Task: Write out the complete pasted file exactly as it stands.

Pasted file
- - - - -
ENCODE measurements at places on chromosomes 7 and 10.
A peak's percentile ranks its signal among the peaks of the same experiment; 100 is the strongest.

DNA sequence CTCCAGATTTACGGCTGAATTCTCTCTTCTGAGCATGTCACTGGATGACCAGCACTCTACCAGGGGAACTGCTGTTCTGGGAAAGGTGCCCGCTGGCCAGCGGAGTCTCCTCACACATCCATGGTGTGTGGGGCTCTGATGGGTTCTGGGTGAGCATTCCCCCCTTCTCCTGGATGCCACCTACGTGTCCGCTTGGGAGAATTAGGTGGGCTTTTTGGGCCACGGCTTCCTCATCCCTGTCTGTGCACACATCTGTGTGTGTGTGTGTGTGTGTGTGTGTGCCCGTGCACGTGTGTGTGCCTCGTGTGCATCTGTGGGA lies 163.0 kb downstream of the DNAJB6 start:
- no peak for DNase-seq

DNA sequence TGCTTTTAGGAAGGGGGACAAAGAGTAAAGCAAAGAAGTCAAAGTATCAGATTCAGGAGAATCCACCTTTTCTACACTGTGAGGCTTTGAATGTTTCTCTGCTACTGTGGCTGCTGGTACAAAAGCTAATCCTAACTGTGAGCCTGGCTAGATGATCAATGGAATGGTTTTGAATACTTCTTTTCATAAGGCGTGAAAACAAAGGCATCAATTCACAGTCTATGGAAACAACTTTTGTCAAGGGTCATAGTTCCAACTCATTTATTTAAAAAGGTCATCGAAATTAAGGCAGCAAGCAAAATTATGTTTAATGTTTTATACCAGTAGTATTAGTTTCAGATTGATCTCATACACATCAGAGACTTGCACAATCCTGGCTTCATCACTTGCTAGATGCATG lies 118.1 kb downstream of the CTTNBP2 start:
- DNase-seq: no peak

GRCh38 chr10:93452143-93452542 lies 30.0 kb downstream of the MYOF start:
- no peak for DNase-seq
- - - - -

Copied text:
ENCODE measurements at places on chromosomes 7 and 10.
A peak's percentile ranks its signal among the peaks of the same experiment; 100 is the strongest.

DNA sequence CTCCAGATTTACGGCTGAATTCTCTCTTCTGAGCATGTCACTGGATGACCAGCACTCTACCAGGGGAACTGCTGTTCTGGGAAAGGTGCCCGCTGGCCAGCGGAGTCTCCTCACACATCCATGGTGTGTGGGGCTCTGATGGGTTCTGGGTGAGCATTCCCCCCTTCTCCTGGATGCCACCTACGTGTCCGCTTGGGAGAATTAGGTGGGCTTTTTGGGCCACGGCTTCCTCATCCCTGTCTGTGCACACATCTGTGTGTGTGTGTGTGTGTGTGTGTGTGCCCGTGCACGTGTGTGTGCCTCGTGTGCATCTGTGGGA lies 163.0 kb downstream of the DNAJB6 start:
- no peak for DNase-seq

DNA sequence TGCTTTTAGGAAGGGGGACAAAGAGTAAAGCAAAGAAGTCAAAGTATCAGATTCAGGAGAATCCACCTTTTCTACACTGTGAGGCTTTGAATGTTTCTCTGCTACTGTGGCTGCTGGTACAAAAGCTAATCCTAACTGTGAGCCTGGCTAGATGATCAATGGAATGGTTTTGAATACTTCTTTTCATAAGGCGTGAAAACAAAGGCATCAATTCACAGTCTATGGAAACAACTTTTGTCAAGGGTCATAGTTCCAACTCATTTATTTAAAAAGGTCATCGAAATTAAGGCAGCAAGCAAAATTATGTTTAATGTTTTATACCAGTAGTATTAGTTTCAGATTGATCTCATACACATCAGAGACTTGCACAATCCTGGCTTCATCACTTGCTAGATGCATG lies 118.1 kb downstream of the CTTNBP2 start:
- DNase-seq: no peak

GRCh38 chr10:93452143-93452542 lies 30.0 kb downstream of the MYOF start:
- no peak for DNase-seq